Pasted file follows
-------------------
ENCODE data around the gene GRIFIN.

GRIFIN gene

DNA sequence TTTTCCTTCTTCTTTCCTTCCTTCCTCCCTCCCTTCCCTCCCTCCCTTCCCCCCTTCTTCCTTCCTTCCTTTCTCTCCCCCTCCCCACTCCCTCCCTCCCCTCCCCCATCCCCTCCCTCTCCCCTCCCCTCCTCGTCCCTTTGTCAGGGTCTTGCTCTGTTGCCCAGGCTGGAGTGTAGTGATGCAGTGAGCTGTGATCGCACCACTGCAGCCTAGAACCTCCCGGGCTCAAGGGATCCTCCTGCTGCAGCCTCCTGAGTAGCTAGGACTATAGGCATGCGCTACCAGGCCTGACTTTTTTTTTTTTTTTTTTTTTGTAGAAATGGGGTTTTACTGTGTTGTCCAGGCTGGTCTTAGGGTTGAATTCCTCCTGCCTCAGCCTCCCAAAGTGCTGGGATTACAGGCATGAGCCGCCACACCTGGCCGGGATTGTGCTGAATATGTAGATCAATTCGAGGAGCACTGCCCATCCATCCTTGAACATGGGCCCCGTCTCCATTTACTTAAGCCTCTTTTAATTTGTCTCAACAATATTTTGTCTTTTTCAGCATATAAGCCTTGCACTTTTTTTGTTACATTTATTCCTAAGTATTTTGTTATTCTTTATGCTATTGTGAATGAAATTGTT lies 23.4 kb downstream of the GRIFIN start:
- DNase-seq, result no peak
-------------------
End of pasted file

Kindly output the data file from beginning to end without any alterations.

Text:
ENCODE data around the gene GRIFIN.

GRIFIN gene

DNA sequence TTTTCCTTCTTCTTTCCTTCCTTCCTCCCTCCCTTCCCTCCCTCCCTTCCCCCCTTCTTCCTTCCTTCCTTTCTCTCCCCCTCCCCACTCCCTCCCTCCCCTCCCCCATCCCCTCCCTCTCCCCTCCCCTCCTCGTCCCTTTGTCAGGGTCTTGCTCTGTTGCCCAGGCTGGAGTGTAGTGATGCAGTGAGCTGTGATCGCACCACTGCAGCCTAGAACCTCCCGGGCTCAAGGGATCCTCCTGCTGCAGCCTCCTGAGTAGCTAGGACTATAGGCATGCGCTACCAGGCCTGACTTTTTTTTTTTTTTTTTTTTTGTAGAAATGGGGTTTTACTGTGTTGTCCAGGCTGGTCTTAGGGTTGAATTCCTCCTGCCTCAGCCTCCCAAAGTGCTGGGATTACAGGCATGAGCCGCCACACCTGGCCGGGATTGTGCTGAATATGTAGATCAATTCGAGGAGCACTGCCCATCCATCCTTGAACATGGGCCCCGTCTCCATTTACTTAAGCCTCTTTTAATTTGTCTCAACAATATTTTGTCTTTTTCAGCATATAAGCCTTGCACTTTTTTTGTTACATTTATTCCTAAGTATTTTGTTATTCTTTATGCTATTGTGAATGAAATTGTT lies 23.4 kb downstream of the GRIFIN start:
- DNase-seq, result no peak